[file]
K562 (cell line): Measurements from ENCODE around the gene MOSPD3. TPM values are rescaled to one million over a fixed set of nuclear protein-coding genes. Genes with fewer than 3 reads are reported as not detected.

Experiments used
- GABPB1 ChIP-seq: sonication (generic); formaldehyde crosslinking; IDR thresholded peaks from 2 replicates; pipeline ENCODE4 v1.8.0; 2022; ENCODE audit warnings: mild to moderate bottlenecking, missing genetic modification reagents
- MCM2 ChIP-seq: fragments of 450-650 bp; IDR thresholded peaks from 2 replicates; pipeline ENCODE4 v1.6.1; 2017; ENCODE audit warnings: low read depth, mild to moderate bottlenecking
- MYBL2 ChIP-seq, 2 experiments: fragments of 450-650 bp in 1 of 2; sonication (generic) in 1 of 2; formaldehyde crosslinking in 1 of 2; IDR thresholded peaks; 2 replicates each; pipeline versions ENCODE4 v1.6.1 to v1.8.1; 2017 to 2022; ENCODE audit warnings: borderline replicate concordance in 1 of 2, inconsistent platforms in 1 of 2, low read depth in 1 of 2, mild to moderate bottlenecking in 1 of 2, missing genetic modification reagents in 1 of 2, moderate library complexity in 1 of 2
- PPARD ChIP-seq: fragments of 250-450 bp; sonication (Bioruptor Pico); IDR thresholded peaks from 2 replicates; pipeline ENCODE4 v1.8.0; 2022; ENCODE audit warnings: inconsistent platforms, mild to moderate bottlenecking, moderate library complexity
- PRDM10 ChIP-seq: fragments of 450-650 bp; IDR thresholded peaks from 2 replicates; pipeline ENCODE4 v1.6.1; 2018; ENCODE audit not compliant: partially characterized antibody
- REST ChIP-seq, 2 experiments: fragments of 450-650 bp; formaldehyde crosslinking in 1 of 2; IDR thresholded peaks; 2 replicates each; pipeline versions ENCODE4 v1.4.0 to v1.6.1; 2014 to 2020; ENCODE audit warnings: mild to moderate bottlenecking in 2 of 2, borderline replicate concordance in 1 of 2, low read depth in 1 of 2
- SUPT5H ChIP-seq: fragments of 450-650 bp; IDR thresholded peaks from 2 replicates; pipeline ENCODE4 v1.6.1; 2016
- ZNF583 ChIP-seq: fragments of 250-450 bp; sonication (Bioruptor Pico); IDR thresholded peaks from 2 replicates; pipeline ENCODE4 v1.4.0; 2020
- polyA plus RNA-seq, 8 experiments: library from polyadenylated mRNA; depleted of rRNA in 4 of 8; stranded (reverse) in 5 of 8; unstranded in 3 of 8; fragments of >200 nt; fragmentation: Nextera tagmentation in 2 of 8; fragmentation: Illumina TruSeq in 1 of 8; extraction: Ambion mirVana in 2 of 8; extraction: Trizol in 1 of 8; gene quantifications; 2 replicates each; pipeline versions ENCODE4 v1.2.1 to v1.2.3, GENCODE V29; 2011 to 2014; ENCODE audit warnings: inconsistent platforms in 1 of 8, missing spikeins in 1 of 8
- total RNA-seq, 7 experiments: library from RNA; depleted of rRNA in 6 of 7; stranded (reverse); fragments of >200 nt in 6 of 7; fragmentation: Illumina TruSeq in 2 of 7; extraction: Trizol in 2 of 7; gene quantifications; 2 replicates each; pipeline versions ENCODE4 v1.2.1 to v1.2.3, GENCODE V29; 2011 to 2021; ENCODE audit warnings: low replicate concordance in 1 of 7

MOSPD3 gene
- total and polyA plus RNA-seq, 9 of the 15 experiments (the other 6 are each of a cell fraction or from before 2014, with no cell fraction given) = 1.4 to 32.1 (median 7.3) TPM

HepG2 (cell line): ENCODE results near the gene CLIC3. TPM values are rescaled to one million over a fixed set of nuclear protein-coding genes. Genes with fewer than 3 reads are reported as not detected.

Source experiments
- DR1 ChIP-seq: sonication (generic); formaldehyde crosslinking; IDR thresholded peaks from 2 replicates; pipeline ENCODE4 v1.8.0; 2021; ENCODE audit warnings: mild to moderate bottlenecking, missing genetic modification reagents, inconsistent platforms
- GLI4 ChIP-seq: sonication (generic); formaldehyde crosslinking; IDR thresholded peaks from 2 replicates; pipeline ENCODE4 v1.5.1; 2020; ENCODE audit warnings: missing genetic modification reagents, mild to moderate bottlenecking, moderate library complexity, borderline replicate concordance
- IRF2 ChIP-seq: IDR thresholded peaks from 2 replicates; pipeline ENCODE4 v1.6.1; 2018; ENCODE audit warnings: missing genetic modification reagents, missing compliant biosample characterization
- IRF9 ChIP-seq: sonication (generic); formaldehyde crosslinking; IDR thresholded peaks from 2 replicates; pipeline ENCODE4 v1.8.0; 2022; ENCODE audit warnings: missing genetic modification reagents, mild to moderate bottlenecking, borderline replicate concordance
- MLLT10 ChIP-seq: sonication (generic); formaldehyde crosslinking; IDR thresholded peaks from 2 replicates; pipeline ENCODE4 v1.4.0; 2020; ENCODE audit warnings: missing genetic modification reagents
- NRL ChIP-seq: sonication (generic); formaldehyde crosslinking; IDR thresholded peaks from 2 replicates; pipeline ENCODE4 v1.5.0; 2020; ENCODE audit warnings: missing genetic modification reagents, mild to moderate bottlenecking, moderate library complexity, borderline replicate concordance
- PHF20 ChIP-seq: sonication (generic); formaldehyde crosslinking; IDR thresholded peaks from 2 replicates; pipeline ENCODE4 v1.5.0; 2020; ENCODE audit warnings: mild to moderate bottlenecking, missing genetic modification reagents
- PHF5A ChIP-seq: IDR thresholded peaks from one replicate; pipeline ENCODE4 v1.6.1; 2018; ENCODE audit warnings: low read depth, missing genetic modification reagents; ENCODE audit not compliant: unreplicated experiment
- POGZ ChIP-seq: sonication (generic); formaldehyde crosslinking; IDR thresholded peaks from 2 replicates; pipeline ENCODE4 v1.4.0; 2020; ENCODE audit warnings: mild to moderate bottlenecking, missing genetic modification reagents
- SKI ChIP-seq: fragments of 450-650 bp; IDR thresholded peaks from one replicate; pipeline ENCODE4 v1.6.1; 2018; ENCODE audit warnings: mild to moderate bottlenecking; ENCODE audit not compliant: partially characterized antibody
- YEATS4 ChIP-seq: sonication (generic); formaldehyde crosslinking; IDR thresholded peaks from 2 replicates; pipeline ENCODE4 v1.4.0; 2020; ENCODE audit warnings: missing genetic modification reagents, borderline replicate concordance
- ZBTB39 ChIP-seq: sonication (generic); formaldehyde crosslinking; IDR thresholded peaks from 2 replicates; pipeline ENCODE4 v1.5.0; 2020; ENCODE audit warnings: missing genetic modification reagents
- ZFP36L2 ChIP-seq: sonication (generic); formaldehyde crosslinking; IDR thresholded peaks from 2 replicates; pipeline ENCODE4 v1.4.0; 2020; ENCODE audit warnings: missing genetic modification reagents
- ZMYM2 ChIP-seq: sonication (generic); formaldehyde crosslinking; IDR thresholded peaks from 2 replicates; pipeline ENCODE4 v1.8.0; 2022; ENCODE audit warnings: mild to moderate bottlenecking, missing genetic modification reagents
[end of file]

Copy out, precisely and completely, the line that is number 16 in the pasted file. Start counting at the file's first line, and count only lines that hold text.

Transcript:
Source experiments